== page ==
Retrospective legislation? How dare they?!

United Kingdom

This Law-Now complements our recent Law-Now of 9 December 2004 on the changes to ITEPA announced in early December by Gordon Brown and Dawn Primarolo aimed at combating employee remuneration-linked tax planning.

Although the amendments to ITEPA announced in the pre-Budget report are important in their own right, perhaps the most interesting aspect of the press release of 2 December 2004 is the clarification of what the Government intends to do with the information disclosed by promoters of tax avoidance schemes in the employee remuneration sphere pursuant to the disclosure rules introduced in the Finance Act 2004.

The expectation of taxpayers and tax advisors alike has been that the new disclosure rules will permit the Revenue to act quickly to legislate against schemes of which it does not approve. However, the expectation was also that such legislation would, in accordance with years of policy and practice, be on a prospective basis rather than a retrospective basis.

The press release of 2 December 2004 has proved how wrong these expectations have been! Not only has the Inland Revenue attacked the use of money box companies paying pidends to satisfy City bonuses going forward but also it has attacked those schemes that are in the course of being executed i.e. where shares are held as at 2 December pending the receipt of pidends. The only situations unaffected will be those where events have already taken place resulting in the “bonus payments” subject of course to any challenge that the Inland Revenue might, indeed has threatened to, bring through the courts.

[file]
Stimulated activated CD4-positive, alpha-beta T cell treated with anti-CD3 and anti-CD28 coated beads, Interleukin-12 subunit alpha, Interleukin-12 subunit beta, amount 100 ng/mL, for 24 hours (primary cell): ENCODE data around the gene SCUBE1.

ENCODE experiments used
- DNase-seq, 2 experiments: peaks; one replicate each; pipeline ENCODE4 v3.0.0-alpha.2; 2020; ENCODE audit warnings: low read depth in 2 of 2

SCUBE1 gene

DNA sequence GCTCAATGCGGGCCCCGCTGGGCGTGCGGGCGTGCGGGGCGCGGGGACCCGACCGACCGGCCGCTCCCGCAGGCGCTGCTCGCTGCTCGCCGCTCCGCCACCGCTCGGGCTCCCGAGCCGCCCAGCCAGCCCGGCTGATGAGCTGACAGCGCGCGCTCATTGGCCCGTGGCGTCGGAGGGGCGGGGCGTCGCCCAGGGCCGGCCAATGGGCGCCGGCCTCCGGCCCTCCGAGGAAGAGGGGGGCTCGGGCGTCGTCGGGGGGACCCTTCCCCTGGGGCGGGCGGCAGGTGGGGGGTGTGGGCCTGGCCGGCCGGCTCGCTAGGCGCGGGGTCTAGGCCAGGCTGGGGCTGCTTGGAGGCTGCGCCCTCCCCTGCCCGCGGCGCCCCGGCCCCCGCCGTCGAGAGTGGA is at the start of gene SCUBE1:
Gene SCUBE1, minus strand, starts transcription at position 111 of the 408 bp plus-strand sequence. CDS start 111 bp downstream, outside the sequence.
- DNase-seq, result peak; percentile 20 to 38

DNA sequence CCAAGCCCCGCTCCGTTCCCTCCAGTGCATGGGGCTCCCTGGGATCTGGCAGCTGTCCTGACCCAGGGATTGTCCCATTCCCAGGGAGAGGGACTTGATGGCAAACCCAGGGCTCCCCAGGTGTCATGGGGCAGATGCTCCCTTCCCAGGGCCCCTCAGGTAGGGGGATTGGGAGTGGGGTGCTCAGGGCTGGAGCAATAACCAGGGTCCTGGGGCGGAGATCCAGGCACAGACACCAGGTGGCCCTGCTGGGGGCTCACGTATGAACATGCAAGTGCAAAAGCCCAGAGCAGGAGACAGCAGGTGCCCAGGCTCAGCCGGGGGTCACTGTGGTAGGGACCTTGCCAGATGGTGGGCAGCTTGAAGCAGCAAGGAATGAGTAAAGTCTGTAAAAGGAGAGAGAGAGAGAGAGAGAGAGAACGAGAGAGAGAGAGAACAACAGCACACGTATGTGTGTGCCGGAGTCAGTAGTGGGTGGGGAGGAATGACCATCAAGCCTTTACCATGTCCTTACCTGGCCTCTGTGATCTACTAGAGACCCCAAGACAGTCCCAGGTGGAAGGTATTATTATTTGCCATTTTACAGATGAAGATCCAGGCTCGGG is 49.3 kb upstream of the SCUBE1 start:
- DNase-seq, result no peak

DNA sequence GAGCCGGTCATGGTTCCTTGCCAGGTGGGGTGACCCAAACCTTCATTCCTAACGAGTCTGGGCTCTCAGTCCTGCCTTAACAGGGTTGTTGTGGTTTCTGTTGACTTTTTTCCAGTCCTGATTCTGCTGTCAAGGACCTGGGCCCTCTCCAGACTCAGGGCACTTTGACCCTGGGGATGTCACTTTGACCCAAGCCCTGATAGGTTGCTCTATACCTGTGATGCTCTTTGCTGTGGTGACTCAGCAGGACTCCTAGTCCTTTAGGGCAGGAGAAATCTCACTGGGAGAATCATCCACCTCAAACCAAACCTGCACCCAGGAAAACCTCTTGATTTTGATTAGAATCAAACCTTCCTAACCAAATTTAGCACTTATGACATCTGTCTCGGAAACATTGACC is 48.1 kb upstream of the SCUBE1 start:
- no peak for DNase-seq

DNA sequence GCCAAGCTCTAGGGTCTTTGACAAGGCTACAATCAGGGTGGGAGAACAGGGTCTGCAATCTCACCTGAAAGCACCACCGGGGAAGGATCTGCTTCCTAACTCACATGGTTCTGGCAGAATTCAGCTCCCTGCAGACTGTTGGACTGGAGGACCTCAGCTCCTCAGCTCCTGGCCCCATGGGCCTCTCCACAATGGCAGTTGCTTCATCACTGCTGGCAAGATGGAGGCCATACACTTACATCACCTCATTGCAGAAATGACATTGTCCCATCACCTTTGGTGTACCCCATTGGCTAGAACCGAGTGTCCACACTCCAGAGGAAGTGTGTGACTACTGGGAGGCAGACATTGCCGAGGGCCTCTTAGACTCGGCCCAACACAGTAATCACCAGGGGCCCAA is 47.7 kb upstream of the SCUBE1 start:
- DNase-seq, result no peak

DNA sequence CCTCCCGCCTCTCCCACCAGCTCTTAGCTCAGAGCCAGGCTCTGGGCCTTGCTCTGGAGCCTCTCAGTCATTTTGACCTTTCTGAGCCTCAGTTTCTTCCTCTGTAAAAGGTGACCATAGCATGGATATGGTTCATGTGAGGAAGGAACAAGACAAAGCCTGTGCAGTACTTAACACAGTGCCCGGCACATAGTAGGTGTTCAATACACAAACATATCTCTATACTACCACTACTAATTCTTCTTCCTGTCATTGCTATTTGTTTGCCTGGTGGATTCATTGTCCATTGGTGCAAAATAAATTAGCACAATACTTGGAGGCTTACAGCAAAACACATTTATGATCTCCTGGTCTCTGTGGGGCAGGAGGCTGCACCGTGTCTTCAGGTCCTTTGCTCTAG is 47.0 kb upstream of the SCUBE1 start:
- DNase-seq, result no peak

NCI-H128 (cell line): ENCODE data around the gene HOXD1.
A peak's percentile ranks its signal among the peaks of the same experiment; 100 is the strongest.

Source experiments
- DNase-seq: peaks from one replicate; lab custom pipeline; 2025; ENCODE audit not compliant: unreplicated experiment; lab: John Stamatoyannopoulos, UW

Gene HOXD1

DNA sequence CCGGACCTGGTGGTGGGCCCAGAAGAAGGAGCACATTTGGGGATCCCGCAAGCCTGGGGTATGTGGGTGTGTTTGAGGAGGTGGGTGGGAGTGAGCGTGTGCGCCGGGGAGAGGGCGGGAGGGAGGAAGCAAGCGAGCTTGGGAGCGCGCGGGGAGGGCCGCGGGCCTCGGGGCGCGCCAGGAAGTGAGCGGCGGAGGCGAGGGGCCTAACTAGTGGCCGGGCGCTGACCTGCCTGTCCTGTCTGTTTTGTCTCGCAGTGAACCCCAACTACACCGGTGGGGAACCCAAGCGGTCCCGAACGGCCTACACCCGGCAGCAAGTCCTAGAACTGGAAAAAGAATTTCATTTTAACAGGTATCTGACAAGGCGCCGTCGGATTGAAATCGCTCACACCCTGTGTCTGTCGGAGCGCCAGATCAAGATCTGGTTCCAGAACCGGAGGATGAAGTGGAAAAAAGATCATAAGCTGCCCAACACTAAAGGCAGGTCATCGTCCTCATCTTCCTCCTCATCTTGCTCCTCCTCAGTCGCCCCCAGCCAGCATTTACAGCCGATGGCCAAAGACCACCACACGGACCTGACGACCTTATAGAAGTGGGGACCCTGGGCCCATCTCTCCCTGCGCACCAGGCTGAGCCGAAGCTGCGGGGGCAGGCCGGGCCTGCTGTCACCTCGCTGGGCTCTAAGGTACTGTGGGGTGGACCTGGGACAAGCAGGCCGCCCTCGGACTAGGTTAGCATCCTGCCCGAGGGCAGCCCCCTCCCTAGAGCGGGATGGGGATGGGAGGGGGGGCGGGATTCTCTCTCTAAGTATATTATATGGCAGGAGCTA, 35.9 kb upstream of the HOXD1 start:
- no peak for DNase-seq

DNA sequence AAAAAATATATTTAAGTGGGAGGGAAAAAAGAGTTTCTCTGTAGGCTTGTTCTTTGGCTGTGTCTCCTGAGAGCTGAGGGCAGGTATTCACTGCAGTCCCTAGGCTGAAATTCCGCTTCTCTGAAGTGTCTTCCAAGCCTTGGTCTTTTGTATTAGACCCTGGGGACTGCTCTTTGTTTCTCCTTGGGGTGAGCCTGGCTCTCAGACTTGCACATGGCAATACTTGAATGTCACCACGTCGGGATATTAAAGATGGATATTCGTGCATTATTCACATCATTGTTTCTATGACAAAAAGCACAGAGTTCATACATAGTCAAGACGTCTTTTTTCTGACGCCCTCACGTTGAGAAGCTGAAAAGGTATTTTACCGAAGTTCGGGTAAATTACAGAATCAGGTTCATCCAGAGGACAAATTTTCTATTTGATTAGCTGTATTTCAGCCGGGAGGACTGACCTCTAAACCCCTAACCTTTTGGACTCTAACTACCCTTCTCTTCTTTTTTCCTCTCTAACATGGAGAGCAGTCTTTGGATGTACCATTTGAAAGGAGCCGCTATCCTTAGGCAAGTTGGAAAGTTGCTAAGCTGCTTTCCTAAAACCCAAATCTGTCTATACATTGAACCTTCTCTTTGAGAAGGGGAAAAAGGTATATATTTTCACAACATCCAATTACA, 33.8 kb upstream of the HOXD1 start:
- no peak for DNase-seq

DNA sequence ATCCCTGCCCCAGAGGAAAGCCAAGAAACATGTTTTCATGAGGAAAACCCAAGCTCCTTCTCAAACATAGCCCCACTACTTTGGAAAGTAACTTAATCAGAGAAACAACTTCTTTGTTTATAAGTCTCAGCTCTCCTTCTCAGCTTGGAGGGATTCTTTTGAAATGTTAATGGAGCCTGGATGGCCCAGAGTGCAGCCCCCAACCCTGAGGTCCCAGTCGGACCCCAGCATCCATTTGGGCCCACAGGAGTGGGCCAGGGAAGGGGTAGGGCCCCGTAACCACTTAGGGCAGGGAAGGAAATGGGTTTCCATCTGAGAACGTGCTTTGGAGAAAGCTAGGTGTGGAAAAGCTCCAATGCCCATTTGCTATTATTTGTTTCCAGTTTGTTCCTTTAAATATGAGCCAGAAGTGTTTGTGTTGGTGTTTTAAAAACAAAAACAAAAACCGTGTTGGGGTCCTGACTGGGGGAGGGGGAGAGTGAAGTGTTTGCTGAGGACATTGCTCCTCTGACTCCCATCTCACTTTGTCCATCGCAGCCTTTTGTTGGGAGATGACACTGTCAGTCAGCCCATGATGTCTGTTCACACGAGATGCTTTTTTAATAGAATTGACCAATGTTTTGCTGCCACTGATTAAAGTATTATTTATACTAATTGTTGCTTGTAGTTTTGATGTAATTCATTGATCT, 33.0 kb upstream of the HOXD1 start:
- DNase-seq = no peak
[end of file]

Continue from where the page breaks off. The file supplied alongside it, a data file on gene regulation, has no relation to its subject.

Going forward, the Government tells us that where it becomes aware of arrangements that attempt to frustrate the intention (of Government) that the employer or employee should pay the “proper” amount of tax and NICs on the rewards of employment it will legislate to close them down, if necessary with effect from 2 December 2004.

What does this all mean and what might be the result? Taking it to its extreme, and a number of commentators have done so, this could mean that all those tax professionals focussing on developing tax efficient methods of providing bonus payments to City employees will be out of work as any scheme they think up can be stifled at birth. Beyond that, it may mean that City high-flyers have to accept a lower after-tax level of remuneration or, depending on expectations and the importance placed on retaining the services of these high-flyers, that their employers end up having to bear the extra tax charge, thereby increasing the costs of the employers and decreasing the return to shareholders.

On a macro-economic scale does this affect the very position of London as the financial centre of choice outside New York? Certainly, the benign tax regime in the UK has contributed to the continued influx of expertise in the financial sector both from the USA and Europe as well as the continuing popularity of the UK as the home of choice for the wealthy expatriate community around the world. It is to be hoped that Gordon Brown does not eventually kill the golden goose with his continuous stream of calvinistic attacks upon tax planning. It is interesting to note that the Pre-Budget Report confirmed the continuing review of the UK domicile rules moving towards an eventual consultation paper foreshadowing possible reforms.